Effects of mood disorders on electrophysiological measures of central executive and emotional processing in adolescents: an ERP study

Childhood and adolescence are very important periods for brain development, and are linked to  changes in intellectual and emotional functions. Distractibility is likely to cause concentration  difficulties and affect performance at school, both of which often happen in children and  adolescents with depression. This study aims to better understand brain processes involved in attention,  higher thinking skills, and emotional processing in children, adolescents and young adults with and without depression.

This study involves a visit of about 3 hours and 20 minutes in our laboratory during which you will be asked to provide a saliva sample to screen for street drugs, fill out some questionnaires about your mood, sleep, behaviour, and thoughts, and we will record the electrical activity of your brain (electroencephalography, EEG) while we will ask you to perform simple tasks on a computer. You will receive a financial compensation of 40$ for completing this study.

Age range   

13 to 35 years old



Individuals are eligible if they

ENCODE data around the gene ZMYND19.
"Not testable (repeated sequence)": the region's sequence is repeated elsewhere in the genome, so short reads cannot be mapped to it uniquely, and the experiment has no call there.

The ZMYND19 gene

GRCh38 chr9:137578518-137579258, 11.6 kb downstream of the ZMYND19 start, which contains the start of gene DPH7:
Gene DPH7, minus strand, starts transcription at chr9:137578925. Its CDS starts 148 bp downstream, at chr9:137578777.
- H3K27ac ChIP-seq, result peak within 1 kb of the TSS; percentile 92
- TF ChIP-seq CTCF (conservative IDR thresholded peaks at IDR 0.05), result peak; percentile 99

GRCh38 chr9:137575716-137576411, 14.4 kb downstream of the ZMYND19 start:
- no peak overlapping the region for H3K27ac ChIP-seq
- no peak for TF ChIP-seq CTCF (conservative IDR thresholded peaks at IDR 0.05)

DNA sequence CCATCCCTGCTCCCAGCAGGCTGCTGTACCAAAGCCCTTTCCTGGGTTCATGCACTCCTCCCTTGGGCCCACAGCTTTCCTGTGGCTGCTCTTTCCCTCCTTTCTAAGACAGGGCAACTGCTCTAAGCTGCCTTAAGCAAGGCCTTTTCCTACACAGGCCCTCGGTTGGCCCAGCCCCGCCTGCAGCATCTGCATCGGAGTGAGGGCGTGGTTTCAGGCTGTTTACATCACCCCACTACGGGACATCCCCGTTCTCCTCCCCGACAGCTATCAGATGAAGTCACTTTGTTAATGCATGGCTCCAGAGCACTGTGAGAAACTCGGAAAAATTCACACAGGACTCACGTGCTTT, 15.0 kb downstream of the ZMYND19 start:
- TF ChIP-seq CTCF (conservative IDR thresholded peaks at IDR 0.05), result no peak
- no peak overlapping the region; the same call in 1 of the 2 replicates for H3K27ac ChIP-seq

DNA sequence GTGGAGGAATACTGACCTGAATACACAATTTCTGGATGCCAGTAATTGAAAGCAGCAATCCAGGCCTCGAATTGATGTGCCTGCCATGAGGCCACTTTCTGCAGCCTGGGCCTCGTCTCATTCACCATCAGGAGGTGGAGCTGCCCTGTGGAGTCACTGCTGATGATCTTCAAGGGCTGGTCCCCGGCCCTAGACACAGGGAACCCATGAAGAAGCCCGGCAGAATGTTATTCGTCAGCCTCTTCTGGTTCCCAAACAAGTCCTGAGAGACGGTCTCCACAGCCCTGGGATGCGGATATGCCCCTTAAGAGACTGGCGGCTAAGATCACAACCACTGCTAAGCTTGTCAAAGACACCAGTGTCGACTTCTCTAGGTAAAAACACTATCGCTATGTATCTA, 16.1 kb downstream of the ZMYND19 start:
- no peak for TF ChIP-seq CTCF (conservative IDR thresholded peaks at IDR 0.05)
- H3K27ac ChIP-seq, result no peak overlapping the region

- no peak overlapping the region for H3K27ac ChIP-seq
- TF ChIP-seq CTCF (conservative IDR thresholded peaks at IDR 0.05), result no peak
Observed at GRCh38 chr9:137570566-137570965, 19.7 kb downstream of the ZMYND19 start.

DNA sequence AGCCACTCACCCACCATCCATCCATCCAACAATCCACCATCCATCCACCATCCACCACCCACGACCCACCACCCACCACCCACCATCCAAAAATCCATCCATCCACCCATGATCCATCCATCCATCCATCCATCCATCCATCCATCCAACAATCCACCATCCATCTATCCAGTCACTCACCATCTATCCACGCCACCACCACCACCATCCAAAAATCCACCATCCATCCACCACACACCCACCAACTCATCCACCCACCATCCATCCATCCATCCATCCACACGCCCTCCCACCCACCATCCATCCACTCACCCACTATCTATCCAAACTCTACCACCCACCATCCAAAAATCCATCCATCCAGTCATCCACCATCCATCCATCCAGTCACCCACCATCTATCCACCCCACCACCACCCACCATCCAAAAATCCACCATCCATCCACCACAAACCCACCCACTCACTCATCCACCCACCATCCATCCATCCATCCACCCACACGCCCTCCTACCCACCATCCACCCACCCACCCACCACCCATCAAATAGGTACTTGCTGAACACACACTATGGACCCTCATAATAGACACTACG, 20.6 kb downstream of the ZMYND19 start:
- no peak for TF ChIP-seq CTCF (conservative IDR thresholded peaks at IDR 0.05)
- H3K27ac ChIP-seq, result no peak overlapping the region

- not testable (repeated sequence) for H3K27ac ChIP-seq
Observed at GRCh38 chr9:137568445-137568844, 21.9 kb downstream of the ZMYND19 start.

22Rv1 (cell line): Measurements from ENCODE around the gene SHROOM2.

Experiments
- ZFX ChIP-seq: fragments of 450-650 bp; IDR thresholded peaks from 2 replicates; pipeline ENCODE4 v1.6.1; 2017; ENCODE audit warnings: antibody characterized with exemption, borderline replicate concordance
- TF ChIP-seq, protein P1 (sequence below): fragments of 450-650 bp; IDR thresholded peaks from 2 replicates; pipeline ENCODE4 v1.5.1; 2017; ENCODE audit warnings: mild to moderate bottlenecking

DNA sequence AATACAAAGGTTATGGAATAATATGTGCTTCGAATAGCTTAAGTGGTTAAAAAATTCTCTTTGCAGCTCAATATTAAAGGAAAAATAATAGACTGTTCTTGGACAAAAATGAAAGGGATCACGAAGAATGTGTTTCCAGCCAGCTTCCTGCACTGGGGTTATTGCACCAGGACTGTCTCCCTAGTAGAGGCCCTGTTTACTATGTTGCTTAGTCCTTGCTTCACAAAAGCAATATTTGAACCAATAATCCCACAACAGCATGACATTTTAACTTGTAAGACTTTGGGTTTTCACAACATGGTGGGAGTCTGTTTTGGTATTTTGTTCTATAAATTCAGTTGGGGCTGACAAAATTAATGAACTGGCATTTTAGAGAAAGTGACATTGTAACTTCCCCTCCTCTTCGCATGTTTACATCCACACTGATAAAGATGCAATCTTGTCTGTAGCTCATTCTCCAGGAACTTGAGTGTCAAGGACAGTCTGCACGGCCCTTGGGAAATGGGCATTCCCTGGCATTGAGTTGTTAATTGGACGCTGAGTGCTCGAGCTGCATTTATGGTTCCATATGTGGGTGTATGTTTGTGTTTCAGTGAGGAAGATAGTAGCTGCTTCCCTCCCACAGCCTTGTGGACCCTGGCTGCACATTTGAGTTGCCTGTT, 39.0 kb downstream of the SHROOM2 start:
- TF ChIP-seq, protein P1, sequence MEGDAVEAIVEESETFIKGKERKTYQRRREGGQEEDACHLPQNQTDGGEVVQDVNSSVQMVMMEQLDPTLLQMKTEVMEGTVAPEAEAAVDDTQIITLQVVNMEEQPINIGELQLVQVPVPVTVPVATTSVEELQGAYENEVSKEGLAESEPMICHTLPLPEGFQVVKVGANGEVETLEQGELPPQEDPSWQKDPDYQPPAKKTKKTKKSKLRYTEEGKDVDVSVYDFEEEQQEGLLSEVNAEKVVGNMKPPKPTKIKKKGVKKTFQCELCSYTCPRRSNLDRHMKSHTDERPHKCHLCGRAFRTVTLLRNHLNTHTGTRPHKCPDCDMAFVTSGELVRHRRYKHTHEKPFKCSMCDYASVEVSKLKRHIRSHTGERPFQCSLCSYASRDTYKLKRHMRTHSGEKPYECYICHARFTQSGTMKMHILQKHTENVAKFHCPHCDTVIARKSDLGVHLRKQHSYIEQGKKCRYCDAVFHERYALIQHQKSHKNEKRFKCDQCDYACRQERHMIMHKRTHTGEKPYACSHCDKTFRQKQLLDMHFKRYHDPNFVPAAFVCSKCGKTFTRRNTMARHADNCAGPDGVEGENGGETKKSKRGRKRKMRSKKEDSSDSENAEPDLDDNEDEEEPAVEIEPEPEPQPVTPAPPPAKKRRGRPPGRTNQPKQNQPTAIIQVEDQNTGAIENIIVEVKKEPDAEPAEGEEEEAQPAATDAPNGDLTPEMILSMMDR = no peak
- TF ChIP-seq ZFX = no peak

• Have a current diagnosis of depression or bipolar disorder OR
  • Have no previous history of a mental or sleep disorder

Individuals are not eligible if they

  • Have a neurological or serious medical conditions;
  • Have other mental disorder (aside from anxiety disorders);
  • Have had an head injury, or loss of consciousness for more than 5 min;
  • Have an hearing disorder;
  • Have a serious vision impairment (which cannot be corrected by glasses);


The Royal's Institute of Mental Health Research, affiliated with the University of Ottawa
Sleep Research Unit
1145 Carling Ave, Ottawa, ON

Recruitment Via

  • Self-Referral (by participant)
  • Internal Referral (by ROMHC staff)
  • External Referral (by doctors or other mental health specialists outside of ROMHC)

Principal Investigator    

Rébecca Robillard, PhD


Laura Ray
+1 (613) 722-6521 ext. 6544

*This study is currently recruiting participants